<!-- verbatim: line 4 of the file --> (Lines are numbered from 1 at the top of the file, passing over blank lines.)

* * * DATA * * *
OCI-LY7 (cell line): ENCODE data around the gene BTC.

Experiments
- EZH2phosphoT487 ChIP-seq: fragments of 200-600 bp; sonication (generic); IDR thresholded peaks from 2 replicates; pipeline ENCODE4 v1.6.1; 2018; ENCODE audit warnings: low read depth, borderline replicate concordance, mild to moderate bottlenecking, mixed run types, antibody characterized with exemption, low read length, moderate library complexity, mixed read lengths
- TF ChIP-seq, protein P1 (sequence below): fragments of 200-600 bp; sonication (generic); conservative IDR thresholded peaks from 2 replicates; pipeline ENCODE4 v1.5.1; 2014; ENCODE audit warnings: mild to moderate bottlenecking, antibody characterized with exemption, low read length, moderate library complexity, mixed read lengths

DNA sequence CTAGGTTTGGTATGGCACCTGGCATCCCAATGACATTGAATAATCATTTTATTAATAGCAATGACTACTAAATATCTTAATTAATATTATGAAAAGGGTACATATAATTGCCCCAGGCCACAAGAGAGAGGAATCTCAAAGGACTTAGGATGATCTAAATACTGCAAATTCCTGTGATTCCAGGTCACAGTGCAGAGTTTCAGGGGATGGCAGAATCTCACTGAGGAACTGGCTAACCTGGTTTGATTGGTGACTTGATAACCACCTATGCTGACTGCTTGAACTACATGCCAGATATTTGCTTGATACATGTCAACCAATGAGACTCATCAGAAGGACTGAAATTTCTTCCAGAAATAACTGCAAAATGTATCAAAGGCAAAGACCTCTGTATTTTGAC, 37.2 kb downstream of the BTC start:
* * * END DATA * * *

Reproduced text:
- TF ChIP-seq, protein P1 (sequence below): fragments of 200-600 bp; sonication (generic); conservative IDR thresholded peaks from 2 replicates; pipeline ENCODE4 v1.5.1; 2014; ENCODE audit warnings: mild to moderate bottlenecking, antibody characterized with exemption, low read length, moderate library complexity, mixed read lengths